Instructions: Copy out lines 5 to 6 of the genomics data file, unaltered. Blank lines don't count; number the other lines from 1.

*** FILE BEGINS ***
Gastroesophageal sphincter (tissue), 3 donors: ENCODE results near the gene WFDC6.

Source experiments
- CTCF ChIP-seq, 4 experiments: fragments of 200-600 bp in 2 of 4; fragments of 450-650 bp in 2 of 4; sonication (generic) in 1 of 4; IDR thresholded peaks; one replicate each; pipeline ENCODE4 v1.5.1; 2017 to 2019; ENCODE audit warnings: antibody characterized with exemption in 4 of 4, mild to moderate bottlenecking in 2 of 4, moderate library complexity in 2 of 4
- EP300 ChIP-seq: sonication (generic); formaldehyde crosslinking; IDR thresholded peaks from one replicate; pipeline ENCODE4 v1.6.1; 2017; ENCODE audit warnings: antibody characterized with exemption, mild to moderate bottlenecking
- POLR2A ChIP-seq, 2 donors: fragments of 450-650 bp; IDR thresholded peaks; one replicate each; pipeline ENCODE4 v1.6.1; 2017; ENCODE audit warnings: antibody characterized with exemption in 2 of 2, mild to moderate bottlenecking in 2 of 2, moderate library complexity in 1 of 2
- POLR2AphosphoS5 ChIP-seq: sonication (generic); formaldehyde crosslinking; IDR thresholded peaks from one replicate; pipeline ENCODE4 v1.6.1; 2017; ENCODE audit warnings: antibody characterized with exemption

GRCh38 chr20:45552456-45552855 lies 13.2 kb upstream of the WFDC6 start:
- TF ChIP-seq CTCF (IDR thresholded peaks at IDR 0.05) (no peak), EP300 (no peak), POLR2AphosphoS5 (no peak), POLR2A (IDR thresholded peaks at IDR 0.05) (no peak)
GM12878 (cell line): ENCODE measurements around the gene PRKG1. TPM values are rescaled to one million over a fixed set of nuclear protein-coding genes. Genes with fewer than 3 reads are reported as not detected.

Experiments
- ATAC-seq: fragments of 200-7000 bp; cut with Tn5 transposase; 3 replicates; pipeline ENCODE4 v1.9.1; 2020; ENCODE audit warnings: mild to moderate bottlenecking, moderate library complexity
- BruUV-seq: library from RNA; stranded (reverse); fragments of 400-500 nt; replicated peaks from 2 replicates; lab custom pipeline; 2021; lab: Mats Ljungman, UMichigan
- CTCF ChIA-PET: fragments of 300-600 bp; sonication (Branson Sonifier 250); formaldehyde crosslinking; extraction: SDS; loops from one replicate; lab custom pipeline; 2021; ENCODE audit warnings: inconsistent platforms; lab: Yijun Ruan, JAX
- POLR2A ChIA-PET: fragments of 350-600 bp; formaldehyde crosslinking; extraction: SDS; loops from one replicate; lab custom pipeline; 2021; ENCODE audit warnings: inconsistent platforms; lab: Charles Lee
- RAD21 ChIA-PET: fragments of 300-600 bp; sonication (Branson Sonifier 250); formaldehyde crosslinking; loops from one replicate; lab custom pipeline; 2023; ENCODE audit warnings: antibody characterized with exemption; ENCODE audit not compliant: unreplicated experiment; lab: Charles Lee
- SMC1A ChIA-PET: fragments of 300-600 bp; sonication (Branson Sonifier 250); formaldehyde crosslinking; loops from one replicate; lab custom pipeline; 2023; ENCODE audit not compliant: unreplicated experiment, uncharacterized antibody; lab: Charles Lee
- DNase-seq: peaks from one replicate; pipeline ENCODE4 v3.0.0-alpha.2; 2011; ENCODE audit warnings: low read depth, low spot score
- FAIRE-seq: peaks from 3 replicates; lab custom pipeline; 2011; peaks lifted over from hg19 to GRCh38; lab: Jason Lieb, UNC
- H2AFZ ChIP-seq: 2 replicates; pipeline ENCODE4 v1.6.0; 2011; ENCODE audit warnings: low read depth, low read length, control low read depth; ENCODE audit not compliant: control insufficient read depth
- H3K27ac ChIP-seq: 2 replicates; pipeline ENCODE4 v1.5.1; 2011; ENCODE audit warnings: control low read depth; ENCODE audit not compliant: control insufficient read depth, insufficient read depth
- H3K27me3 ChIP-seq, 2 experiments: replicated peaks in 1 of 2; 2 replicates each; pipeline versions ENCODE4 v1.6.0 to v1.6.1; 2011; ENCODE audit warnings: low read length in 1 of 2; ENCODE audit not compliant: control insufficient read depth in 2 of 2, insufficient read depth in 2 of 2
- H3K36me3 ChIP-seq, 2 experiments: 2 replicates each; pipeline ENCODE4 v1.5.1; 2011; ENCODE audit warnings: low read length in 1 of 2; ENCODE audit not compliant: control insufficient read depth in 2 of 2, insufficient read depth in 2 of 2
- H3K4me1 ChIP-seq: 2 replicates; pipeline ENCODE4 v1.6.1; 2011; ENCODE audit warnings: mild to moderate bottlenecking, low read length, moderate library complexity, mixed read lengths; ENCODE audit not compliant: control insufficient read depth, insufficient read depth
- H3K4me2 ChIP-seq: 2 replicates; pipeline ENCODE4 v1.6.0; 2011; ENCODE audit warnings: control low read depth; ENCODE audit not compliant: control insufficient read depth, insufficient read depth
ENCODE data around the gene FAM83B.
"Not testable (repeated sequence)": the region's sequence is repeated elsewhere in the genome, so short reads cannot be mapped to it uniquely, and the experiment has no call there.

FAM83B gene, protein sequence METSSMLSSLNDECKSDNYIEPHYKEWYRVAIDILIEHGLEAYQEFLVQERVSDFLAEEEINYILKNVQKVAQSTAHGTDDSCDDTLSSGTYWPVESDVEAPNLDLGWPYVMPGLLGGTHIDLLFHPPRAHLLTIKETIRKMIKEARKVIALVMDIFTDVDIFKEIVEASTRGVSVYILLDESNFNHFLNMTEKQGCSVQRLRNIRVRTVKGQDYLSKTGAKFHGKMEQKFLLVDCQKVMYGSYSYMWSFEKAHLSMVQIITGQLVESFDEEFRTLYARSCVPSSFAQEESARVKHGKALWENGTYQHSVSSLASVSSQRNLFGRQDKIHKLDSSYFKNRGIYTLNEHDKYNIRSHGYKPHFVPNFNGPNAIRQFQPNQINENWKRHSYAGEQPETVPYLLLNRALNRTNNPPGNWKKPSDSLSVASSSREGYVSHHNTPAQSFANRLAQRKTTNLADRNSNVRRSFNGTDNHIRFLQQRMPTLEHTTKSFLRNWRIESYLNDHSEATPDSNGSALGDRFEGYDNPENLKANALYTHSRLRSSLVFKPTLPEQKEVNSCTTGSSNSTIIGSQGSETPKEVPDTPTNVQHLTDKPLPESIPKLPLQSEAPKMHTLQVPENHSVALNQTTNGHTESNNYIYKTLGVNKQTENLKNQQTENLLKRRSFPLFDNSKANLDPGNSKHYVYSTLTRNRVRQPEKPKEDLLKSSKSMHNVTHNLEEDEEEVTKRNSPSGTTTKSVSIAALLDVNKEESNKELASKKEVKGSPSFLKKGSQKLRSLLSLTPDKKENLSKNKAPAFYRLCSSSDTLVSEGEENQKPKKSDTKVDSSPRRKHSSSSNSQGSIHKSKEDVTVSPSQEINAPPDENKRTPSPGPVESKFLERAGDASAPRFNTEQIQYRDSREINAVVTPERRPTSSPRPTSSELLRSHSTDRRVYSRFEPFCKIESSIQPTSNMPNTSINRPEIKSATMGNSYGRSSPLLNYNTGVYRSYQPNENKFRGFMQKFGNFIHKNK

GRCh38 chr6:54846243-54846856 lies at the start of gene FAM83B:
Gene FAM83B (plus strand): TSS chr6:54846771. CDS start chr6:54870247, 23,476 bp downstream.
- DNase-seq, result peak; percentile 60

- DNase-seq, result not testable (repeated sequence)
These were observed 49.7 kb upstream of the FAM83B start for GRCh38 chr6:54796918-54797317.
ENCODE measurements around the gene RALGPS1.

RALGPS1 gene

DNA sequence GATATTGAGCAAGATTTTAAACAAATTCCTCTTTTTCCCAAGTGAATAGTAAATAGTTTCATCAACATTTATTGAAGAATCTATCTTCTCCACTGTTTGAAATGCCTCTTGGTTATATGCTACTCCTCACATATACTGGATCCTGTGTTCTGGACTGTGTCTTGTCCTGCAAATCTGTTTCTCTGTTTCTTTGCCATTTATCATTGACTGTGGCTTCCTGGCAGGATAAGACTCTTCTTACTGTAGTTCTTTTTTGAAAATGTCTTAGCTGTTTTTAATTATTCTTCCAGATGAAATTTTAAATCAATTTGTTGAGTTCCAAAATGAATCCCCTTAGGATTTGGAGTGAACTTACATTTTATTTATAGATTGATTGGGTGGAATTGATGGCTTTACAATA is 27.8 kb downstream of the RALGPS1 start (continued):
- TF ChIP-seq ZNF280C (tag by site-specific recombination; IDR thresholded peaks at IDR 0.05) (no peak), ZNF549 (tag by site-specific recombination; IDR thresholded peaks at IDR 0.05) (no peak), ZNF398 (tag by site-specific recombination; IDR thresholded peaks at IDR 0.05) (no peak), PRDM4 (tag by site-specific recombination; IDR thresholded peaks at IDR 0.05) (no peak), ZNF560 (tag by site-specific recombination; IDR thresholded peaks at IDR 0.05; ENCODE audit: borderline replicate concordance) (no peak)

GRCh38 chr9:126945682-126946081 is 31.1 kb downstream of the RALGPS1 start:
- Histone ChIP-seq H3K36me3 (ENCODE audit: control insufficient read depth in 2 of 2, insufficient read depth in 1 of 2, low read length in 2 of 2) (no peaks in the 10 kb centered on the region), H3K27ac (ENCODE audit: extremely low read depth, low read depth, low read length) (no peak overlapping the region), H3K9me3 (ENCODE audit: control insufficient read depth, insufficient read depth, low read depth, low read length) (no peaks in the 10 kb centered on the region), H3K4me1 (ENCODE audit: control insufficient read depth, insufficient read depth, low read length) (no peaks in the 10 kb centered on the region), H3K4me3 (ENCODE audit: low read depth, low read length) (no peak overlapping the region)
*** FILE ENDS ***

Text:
- POLR2A ChIP-seq, 2 donors: fragments of 450-650 bp; IDR thresholded peaks; one replicate each; pipeline ENCODE4 v1.6.1; 2017; ENCODE audit warnings: antibody characterized with exemption in 2 of 2, mild to moderate bottlenecking in 2 of 2, moderate library complexity in 1 of 2
- POLR2AphosphoS5 ChIP-seq: sonication (generic); formaldehyde crosslinking; IDR thresholded peaks from one replicate; pipeline ENCODE4 v1.6.1; 2017; ENCODE audit warnings: antibody characterized with exemption